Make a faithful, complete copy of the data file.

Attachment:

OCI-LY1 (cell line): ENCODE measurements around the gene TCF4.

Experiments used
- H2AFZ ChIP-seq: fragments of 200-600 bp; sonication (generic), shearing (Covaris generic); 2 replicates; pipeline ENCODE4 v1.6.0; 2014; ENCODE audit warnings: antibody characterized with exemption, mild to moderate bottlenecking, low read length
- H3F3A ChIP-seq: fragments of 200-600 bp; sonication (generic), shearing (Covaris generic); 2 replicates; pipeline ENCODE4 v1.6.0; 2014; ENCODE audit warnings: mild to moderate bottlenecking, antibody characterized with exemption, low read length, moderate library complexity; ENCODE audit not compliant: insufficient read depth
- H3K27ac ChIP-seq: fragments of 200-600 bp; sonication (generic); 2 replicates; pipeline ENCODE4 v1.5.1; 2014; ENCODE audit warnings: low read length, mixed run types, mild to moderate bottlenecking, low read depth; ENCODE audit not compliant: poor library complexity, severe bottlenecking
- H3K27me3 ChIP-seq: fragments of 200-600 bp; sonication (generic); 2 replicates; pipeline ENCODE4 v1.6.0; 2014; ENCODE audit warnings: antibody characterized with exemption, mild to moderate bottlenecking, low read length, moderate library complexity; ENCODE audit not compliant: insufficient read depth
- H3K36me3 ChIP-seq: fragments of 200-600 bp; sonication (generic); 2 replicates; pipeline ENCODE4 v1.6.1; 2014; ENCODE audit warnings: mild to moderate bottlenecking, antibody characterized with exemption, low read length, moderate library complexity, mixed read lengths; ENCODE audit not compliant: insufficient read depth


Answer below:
OCI-LY1 (cell line): ENCODE measurements around the gene TCF4.

Experiments used
- H2AFZ ChIP-seq: fragments of 200-600 bp; sonication (generic), shearing (Covaris generic); 2 replicates; pipeline ENCODE4 v1.6.0; 2014; ENCODE audit warnings: antibody characterized with exemption, mild to moderate bottlenecking, low read length
- H3F3A ChIP-seq: fragments of 200-600 bp; sonication (generic), shearing (Covaris generic); 2 replicates; pipeline ENCODE4 v1.6.0; 2014; ENCODE audit warnings: mild to moderate bottlenecking, antibody characterized with exemption, low read length, moderate library complexity; ENCODE audit not compliant: insufficient read depth
- H3K27ac ChIP-seq: fragments of 200-600 bp; sonication (generic); 2 replicates; pipeline ENCODE4 v1.5.1; 2014; ENCODE audit warnings: low read length, mixed run types, mild to moderate bottlenecking, low read depth; ENCODE audit not compliant: poor library complexity, severe bottlenecking
- H3K27me3 ChIP-seq: fragments of 200-600 bp; sonication (generic); 2 replicates; pipeline ENCODE4 v1.6.0; 2014; ENCODE audit warnings: antibody characterized with exemption, mild to moderate bottlenecking, low read length, moderate library complexity; ENCODE audit not compliant: insufficient read depth
- H3K36me3 ChIP-seq: fragments of 200-600 bp; sonication (generic); 2 replicates; pipeline ENCODE4 v1.6.1; 2014; ENCODE audit warnings: mild to moderate bottlenecking, antibody characterized with exemption, low read length, moderate library complexity, mixed read lengths; ENCODE audit not compliant: insufficient read depth